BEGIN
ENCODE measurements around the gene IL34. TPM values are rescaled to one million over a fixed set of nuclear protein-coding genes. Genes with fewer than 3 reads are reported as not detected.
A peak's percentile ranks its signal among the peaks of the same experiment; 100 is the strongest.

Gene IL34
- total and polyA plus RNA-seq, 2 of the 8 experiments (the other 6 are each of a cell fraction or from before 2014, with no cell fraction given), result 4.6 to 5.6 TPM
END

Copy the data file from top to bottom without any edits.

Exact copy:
ENCODE measurements around the gene IL34. TPM values are rescaled to one million over a fixed set of nuclear protein-coding genes. Genes with fewer than 3 reads are reported as not detected.
A peak's percentile ranks its signal among the peaks of the same experiment; 100 is the strongest.

Gene IL34
- total and polyA plus RNA-seq, 2 of the 8 experiments (the other 6 are each of a cell fraction or from before 2014, with no cell fraction given), result 4.6 to 5.6 TPM